Every-Thing Sports

Watson's comments and extension: Here's where they should go from here

Composite image by Jack Brame.

When it comes to contract negotiations, teams and players will use whatever leverage they have at their disposal. Whether it's a team leaking what they've offered a player to show fans and media that they offered something fair, or it's a player and his camp leaking details of the organization's unwillingness to meet reasonable demands, there's always a spin put on things.

Deshaun Watson has been a bit more outspoken than Texans fans are used to over the last few weeks. He's not only appeared at protests of social injustice, but he's also spoken out against such topics as well. Recently appearing on Carmelo Anthony's podcast, Watson has made comments saying he hasn't spoken to team owner Cal McNair about the recent events and going as far as suggesting conversations will be uncomfortable when everyone returns to the locker room. Couple this with the fact that Watson is looking to negotiate an extension, and you could be looking at a recipe for disaster.

Add all of that to the fact that head coach Bill O'Brien is also the general manager, and we could be looking at a flaming dumpster fire. So what could all of this mean for Watson and the Texans moving forward? Here's what I'm thinking:

Watson's alleged preferences

We've heard through the grapevine that Watson prefers a shorter deal than the 10 year/503 million dollar deal Pat Mahomes has signed. There's a few reasons I agree with this sentiment. For one: it allows him to reset and reenter the market. A shorter deal, potentially with more guaranteed money, allows him to see the landscape and sign another deal making more money while Mahomes is still under his long-term deal.

Good business sense

Seeing as how the current racial/social climate is, Watson knows he's holding the cards. Add that to the fact that the organization traded the best receiver he had in a decision to move in a different direction, Watson is clearly in the driver's seat when it comes to the business end of things. If he follows the Russell Wilson model, he can reset the market every three to five years when it comes to quarterback extensions. Wilson has roughly 70-plus percent of his four-year deal guaranteed, whereas Mahomes has only 12.5 percent of his deal guaranteed. While one is a four-year deal and the other is ten years, you can see why Watson would prefer the shorter term deal with more guarantees.

Social injustice playing a part

When Bill O'Brien came out and said he'd kneel and support his players, I wasn't too surprised. A guy in his position should be willing to do anything he can to support the guys that have afforded him the power and job security he's acquired. The organization has put out a series of sit-downs on their website with ownership and several former players and dignitaries talking about social injustice. How Cal McNair reacts to being called out by Watson will play a huge part in this process. If he reacts in a manner that is pleasing to Watson, he'll most likely re-sign. But if he reacts in a manner that Watson deems anything less than acceptable, he won't be back.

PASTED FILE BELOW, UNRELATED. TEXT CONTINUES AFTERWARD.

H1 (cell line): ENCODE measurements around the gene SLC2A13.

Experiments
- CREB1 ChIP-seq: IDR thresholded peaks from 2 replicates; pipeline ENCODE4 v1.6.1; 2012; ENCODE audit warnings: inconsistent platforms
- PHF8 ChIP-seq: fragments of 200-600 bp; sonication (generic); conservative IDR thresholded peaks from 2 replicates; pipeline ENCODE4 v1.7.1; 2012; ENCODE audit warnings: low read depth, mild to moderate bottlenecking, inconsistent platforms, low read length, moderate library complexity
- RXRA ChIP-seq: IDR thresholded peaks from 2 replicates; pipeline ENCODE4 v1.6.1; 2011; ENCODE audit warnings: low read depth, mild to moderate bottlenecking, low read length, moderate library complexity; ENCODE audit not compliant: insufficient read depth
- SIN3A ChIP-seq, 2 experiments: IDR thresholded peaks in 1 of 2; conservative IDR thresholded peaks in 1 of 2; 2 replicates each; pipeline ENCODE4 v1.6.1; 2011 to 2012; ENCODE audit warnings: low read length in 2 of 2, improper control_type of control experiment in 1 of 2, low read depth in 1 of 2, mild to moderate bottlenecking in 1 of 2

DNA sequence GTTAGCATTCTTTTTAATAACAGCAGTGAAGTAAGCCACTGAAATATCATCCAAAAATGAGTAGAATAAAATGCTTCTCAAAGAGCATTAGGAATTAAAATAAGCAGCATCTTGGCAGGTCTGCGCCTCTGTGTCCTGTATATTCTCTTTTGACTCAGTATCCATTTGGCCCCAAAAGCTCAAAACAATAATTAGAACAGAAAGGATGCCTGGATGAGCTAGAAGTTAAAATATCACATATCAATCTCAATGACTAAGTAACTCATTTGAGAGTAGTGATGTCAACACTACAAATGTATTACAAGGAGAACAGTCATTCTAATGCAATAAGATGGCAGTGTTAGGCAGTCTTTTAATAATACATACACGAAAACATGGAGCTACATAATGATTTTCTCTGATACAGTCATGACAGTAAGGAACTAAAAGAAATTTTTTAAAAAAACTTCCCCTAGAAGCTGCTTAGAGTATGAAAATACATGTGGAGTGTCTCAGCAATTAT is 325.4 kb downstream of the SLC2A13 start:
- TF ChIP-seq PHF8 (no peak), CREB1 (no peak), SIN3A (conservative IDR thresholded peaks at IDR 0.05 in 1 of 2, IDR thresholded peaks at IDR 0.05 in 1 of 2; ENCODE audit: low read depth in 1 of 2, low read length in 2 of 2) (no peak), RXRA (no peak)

Watson holds all the cards here. The Texans know it, and so does the general public. We've seen Bill O'Brien fumble personnel moves since being installed as the general manager. This contract negotiation needs to be different in order to save this franchise. While I don't expect Watson to set a new market for quarterback contracts, I do expect him to be fairly compensated. Something along the lines of what Russell Wilson got, but with a bump in overall value and guaranteed money seems fair in my eyes. A four-year deal worth $144 million with $108 million fully guaranteed is what I'm thinking. This way, Watson can say he has the second highest annual average ($36 million) and the most fully guaranteed money at the time of signing (Mahomes only has $63 million of his whopper deal fully guaranteed). Will cooler heads prevail? Or, will this franchise suffer another devastating loss due to stupidity?

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Carlos Beltran missed out on his first opportunity to be inducted in the Hall of Fame this week, and we discuss how his involvement in the 2017 sign-stealing scandal may have played a role.

Plus, are we seeing a turning of the tide with national baseball writers and their opinion of the Houston Astros?

Bob Nightengale wrote this about Carlos Beltran and the Hall of Fame recently:

But we’re really going to ignore all of that and admonish him for participating in the Astros’ sign-stealing scandal.
Really?
Are we going to do the same with everyone who played for the Red Sox and Yankees during those years, too, when they were fined and disciplined for the illegal use of Apple Watches and dugout phones to relay signs?
Should we hold that against future Hall of Famer Justin Verlander, who obviously didn’t benefit from the sign stealing as a pitcher, but didn’t tell his teammates to stop it?
Enough already.
We’re not talking about performance-enhancing drugs here. Sign stealing has been going on for the past 100 years. There are teams who have used hidden cameras for years. Team employees flashed signs from outfield seats and scoreboards.

Check out the video above as we break it all down.

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